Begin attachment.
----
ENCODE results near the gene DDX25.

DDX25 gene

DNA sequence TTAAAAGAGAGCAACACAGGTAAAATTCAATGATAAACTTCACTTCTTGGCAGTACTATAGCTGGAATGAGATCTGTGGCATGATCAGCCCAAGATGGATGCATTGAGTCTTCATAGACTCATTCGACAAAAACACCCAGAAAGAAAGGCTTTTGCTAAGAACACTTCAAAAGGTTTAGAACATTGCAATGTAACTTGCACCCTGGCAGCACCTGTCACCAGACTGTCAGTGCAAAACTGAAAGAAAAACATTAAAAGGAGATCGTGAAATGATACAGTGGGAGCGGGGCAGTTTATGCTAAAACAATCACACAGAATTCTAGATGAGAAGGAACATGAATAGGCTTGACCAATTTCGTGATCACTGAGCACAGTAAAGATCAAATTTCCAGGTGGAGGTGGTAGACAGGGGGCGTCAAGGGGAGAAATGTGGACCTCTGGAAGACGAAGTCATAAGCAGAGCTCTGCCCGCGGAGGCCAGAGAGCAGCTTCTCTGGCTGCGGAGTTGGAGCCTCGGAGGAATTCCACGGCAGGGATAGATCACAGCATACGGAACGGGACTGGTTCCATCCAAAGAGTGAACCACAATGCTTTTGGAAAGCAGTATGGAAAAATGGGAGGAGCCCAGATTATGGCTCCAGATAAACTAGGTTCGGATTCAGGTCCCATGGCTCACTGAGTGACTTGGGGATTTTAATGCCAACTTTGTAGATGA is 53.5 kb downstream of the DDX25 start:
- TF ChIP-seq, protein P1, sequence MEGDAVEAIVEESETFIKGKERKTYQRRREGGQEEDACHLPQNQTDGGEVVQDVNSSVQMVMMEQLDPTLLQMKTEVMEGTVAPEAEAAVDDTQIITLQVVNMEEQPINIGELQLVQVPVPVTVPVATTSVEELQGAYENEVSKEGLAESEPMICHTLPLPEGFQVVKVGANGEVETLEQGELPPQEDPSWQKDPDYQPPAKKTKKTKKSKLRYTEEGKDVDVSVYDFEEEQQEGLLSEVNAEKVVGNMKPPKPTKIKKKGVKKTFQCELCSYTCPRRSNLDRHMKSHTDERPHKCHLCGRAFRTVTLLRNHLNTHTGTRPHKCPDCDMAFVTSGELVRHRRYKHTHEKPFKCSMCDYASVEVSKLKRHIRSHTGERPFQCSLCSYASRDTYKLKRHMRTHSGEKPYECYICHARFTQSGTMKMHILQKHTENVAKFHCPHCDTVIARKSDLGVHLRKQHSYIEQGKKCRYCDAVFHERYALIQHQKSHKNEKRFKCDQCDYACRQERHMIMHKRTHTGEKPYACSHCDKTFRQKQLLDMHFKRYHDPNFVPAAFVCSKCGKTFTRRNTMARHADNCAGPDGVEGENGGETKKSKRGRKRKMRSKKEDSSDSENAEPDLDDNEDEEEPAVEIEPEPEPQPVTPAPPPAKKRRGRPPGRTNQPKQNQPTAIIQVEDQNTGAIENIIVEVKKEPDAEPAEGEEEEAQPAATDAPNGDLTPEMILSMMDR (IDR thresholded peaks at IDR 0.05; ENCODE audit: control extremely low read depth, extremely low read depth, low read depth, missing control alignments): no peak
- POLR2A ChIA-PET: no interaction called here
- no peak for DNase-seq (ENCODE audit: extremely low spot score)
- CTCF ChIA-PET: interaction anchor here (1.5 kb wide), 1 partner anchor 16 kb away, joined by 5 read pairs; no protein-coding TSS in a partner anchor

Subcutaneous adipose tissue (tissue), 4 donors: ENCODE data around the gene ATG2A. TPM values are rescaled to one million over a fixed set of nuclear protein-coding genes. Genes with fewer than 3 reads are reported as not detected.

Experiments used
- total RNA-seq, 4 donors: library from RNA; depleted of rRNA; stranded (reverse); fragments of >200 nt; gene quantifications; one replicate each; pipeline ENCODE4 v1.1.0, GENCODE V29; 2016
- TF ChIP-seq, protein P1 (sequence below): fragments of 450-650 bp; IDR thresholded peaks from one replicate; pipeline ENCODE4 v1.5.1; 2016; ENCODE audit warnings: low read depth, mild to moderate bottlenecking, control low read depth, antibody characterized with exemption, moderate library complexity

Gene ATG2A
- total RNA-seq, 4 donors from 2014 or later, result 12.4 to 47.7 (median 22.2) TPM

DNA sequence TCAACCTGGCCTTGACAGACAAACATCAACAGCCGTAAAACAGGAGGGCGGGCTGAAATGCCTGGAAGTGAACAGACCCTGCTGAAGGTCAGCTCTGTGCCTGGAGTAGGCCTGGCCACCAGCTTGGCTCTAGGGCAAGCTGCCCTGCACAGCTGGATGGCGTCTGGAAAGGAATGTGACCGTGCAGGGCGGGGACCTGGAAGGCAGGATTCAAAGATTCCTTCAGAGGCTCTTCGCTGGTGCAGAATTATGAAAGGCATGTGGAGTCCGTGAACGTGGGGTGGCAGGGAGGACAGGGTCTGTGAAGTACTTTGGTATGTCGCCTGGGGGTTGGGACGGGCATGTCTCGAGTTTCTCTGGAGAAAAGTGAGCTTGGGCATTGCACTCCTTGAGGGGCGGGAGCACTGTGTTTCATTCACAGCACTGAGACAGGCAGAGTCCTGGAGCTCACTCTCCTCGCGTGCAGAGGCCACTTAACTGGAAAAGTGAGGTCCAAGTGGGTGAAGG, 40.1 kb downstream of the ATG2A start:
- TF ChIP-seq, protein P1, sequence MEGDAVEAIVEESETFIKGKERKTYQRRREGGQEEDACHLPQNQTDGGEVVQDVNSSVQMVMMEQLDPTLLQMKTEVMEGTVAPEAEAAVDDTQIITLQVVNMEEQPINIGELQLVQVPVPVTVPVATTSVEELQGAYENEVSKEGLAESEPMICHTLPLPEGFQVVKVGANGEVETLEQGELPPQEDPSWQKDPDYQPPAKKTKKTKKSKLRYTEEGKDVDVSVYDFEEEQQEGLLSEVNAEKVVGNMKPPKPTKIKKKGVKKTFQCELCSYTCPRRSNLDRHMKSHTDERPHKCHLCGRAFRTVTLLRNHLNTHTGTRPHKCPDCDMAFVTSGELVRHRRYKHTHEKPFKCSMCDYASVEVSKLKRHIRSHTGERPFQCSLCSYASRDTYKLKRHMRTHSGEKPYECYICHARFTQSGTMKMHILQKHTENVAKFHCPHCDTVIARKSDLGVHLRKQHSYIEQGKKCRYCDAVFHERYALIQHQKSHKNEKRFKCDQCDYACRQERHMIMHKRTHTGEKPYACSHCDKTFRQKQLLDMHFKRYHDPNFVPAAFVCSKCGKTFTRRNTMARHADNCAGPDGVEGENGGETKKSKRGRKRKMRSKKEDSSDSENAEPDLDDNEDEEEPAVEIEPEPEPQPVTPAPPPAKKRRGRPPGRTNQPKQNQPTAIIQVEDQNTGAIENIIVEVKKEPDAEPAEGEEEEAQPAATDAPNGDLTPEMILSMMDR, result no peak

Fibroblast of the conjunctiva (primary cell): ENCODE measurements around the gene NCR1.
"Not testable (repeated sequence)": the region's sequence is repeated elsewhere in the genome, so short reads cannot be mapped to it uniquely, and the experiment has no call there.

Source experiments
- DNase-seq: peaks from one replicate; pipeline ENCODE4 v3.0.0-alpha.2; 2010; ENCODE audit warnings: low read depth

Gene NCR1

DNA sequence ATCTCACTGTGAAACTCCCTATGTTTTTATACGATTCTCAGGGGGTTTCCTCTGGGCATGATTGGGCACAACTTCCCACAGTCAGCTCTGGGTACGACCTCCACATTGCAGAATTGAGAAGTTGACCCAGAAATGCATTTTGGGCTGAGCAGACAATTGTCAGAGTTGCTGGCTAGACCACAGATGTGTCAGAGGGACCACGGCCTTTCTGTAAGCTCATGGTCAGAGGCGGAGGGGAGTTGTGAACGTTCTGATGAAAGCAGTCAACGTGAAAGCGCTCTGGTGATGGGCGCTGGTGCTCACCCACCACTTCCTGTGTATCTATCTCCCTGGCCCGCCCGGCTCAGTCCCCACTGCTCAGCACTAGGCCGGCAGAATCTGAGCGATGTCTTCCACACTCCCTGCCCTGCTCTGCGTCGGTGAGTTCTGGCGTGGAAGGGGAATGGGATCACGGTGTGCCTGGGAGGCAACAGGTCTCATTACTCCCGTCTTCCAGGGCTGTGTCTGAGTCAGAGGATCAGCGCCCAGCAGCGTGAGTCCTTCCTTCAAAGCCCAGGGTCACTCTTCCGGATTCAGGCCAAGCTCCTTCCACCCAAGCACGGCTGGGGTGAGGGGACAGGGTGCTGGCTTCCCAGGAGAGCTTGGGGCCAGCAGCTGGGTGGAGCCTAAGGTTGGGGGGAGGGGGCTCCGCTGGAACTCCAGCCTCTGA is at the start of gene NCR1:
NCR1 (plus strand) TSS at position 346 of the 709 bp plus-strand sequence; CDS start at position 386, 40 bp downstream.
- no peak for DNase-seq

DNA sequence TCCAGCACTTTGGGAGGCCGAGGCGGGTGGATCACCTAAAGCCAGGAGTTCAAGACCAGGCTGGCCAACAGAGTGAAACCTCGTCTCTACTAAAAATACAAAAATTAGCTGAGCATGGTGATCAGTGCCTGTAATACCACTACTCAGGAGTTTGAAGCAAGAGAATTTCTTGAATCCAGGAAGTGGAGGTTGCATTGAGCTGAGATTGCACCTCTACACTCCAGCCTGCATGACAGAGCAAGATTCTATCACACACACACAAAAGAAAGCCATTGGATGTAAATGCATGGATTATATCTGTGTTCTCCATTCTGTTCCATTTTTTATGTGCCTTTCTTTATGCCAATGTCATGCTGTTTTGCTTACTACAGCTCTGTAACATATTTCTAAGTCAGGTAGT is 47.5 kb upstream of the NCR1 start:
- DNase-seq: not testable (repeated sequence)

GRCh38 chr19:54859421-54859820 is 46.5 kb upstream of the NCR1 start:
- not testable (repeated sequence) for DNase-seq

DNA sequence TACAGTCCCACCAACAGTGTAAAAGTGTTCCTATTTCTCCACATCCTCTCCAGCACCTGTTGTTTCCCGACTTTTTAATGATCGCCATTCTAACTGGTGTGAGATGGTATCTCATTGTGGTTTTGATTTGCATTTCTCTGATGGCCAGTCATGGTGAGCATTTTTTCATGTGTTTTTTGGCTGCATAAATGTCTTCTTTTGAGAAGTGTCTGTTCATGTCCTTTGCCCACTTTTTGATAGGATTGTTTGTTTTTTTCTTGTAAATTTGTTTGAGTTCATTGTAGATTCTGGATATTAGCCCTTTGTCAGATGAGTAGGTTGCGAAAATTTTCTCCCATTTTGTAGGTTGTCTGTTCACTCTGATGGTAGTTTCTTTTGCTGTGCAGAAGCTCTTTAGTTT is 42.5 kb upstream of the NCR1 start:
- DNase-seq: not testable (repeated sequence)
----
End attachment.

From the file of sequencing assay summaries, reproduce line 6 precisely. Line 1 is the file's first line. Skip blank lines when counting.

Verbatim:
- no peak for DNase-seq (ENCODE audit: extremely low spot score)